"At least 33 lawmakers wrote letters to Norton and got more than $830,000 in Abramoff-related donations as the lobbying unfolded between 2001 and 2004, AP found."

A bunch of people - Reps and Dems.

Mostly Reps, though. Had to point that out.

Wait. The donations were made between 2001 and 2004? That's when we were solely focused on the "war on terror," right?

WASHINGTON - Nearly three dozen members of Congress, including leaders from both parties, pressed the government to block a Louisiana Indian tribe from opening a casino while the lawmakers collected large donations from rival tribes and their lobbyist, Jack Abramoff.

Many intervened with letters to Interior Secretary Gale Norton within days of receiving money from tribes represented by Abramoff or using the lobbyist's restaurant for fundraising, an Associated Press review of campaign records, IRS records and congressional correspondence found.

Lawmakers said their intervention had nothing to do with Abramoff, and the timing of donations was a coincidence.
They said they wrote letters because they opposed the expansion of tribal gaming — even though they continued to accept donations from casino-operating tribes.

Many lived far from Louisiana and had no constituent interest in the casino dispute.
Constituent interest.

House Speaker Dennis Hastert, an Illinois Republican, held a fundraiser at Abramoff's Signatures restaurant in Washington on June 3, 2003, that collected at least $21,500 for his Keep Our Majority political action committee from the lobbyist's firm and tribal clients.

Seven days later, Hastert wrote Norton urging her to reject the Jena tribe of Choctaw Indians' request for a new casino. Hastert's three top House deputies also signed the letter.

Approving the Jena application or others like it would "run counter to congressional intent," Hastert's June 10, 2003, letter warned Norton.

It was exactly what Abramoff's tribal clients wanted. The tribes, including the Louisiana Coushattas and Mississippi Choctaw, were trying to block the Jena's gambling hall for fear it would undercut business at their own casinos.
Here's the tally of Abramoff & Tribal contributions to our friends in Washington.


Denny Hastert, R-The creepiest suburbs outside of Chicago - $100,000

Thad Cochran, R-Miss - $77,000

The Hammer, R-Hell - $57,000

Chuck Grassley, R-Iowa - $62,200

T. Lott - $65,000

Pete Sessions, R-TX - $5,000

J. Doolittle, R-CA - $33,000

Roy "I'm taking over for The Hammer" Blount, R-Miss - $3,000

Vitter, R-LA - $6,000

And Dems:

Reid, D-NV - $66,000

Mary Landrieu, D-LA - $24,000

J. Breaux, D-LA - $11,000

QUESTION: What's the best Indian Casino in the US?

Your comments, please.

More later...

Wednesday, November 16, 2005

Big Daddy, Big Oil


By now, you should know that --

Document Says Oil Chiefs Met With Cheney Task Force

Gee. You're kidding:
A White House document shows that executives from big oil companies met with Vice President Cheney's energy task force in 2001 -- something long suspected by environmentalists but denied as recently as last week by industry officials testifying before Congress.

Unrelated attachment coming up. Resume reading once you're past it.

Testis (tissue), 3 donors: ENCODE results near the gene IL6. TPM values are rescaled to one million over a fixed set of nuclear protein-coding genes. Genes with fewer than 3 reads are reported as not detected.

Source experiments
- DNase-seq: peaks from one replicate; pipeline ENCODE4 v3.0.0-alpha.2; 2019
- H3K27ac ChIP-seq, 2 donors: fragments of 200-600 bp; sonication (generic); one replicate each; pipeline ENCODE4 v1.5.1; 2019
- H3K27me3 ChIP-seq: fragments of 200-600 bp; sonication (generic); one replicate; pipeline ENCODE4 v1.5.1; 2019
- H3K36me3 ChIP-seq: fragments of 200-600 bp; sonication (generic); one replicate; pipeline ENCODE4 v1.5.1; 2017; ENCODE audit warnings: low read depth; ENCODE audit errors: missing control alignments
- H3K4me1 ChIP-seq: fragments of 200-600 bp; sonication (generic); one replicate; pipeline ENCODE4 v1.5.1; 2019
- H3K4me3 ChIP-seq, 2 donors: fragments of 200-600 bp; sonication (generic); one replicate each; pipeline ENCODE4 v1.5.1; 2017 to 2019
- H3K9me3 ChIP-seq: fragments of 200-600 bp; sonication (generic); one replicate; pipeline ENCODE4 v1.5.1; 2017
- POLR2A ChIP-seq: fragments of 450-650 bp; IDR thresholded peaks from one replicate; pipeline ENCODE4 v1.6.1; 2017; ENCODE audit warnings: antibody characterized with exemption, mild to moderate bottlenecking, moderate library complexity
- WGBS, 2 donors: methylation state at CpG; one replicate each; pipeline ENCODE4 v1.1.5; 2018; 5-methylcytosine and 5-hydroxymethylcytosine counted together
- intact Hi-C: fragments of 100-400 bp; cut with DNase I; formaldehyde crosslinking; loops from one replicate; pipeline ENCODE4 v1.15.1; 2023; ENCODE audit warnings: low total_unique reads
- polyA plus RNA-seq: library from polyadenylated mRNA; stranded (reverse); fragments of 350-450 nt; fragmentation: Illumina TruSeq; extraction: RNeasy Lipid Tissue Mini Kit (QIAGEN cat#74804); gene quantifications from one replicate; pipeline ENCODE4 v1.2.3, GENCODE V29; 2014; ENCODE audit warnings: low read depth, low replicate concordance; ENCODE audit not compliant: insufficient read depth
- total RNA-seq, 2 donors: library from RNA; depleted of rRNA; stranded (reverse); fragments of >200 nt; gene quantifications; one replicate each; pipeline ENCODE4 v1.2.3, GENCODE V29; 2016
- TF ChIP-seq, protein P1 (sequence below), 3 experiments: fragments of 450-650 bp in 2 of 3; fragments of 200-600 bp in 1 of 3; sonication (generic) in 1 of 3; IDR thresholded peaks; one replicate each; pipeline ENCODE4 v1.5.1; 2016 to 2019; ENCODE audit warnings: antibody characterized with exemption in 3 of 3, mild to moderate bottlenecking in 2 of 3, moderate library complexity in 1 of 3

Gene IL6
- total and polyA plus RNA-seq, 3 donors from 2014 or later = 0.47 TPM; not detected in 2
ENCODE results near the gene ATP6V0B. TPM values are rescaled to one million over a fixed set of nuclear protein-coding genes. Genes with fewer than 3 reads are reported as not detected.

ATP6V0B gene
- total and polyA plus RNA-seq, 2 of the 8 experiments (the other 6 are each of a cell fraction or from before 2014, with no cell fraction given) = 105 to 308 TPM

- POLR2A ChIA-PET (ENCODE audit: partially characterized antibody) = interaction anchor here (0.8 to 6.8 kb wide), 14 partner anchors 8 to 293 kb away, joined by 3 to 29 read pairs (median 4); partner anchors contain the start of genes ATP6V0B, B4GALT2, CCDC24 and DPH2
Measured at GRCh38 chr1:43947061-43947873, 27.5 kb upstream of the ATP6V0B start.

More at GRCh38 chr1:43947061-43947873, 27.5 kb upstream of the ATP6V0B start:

The document, obtained this week by The Washington Post, shows that officials from Exxon Mobil Corp., Conoco (before its merger with Phillips), Shell Oil Co. and BP America Inc. met in the White House complex with the Cheney aides who were developing a national energy policy, parts of which became law and parts of which are still being debated.
Like drilling in ANWR.
In a joint hearing last week of the Senate Energy and Commerce committees, the chief executives of Exxon Mobil Corp., Chevron Corp. and ConocoPhillips their firms saiddid not participate in the 2001 task force.

The president of Shell Oil said his company did not participate "to my knowledge," and the chief of BP America Inc. said he did not know.

Chevron was not named in the White House document, but the Government Accountability Office has found that Chevron was one of several companies that "gave detailed energy policy recommendations" to the task force.
"We'd like to get the price of gas up to three bucks in Southern California."

"By the summer of '05, definitely."

"Done and done."

(Still $2.77 at the Mobil on Silverlake and the 101.)
The task force's activities attracted complaints from environmentalists, who said they were shut out of the task force discussions while corporate interests were present. The meetings were held in secret and the White House refused to release a list of participants. The task force was made up primarily of Cabinet-level officials. Judicial Watch and the Sierra Club unsuccessfully sued to obtain the records.
Wikipedia: "The organisations Judicial Watch and Sierra Club launched a law suit (U.S. District Court for the District of Columbia: Judicial Watch Inc. v. Department of Energy, et al., Civil Action No. 01-0981) under the FOIA to gain access to the task force's materials."

However, if you go here, you'll see that Judicial Watch obtained some documents (from the Commerce Dept.) used during the task force.